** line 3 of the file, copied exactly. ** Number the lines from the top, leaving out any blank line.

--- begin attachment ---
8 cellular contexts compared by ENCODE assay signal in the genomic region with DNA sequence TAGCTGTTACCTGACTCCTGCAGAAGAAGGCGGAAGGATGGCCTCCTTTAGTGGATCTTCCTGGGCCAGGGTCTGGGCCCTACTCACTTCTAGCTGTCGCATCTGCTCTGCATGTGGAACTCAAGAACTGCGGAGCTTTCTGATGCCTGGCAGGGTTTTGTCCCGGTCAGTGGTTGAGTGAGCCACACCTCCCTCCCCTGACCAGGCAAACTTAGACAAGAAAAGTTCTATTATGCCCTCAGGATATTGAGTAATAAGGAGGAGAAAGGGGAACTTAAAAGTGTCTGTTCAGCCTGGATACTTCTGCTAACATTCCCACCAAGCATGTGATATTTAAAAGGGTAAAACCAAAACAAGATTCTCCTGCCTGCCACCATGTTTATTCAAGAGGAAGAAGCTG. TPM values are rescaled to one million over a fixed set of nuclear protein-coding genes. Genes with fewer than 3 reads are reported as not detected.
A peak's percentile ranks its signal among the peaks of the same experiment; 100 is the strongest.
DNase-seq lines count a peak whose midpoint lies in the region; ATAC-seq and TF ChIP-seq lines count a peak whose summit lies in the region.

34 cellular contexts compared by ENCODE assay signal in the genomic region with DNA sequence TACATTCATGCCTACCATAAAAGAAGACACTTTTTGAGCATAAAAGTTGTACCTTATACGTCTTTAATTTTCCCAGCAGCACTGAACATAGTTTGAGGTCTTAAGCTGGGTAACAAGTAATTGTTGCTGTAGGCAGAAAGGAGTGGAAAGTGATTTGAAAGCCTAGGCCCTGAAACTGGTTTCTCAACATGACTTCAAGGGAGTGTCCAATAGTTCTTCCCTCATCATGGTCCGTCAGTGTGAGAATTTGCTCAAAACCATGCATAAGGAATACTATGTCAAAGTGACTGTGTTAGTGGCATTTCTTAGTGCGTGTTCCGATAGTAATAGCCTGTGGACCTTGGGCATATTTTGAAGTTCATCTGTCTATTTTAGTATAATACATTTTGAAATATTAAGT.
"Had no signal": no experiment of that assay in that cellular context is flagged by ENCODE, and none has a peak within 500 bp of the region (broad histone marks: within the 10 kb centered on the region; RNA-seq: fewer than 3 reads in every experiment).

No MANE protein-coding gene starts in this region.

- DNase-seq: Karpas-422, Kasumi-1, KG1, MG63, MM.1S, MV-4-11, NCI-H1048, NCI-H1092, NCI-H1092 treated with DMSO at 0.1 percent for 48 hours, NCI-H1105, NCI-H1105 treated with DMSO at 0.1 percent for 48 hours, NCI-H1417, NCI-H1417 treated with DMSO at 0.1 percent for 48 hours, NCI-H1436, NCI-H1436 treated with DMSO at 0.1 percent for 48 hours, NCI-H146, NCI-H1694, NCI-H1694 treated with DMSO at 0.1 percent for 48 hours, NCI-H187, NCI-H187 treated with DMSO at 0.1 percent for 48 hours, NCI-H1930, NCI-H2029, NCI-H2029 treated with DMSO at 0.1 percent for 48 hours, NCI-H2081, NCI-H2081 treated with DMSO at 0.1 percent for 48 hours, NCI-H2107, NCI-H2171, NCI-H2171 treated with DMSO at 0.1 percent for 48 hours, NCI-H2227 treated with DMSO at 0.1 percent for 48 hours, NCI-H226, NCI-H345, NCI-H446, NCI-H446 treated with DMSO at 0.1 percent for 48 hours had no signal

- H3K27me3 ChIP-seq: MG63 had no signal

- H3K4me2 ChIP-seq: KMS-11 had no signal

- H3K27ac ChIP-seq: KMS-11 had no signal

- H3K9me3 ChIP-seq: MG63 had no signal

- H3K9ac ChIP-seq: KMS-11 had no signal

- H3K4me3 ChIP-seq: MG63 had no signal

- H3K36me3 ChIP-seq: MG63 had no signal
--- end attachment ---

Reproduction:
DNase-seq lines count a peak whose midpoint lies in the region; ATAC-seq and TF ChIP-seq lines count a peak whose summit lies in the region.